An Asian elephant struts into the pool and dips its head beneath the surface, using the tip of its trunk like a snorkel.
Standing on its hind legs as the water relieves the gravitational burden of its body, the animal wades between two men offering bananas at either end of the pool.
In a room down below, awestruck children watch through wide glass windows.
Some of the people who have attended this elephant swimming exhibition at Khao Kheow Open Zoo southeast of Bangkok are surprised that it has been criticized as an example of animal cruelty and exploitation.
But a recent controversy over an award-winning photo of a swimming elephant at Khao Kheow illustrates the friction that exists between some animal rights activists and people who manage, appreciate and profit from the tourism roles that elephants fill in Thailand.
The thorny debate touches on issues of animal welfare, media representation and what some see as cultural bias.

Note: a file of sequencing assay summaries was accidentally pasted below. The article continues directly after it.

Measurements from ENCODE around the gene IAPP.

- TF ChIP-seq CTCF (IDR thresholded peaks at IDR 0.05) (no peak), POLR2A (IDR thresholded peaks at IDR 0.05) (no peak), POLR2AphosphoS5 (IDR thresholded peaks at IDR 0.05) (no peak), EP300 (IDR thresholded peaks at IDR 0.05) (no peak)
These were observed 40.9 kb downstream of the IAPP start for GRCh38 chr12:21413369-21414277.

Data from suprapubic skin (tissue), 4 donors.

‘Elephant in the room’
The latest outcry began in October 2021 after a photo by Australian photojournalist Adam Oswell won the Wildlife Photographer of the Year (WPY) award for Photojournalism. Run by the Natural History Museum (NHM) of London since 1964, the annual WPY is a prestigious contest.
Taken at Khao Kheow and titled “Elephant in the Room,” Oswell’s photo shows an elephant with its head and body submerged while a trainer, or mahout, swims above in what looks to be a relatively small tank. People of various ages, all with Asian features, are pictured watching the elephant.
WPY host Chris Packham called the scene “wholly unacceptable.” In acceptance comments, Oswell said he thinks the image “shows a disconnection with nature (and) how we manufacture nature.”
Some reactions to the photo on social media were harsher, often deploying adjectives like “sickening,” “vile” and “barbaric.”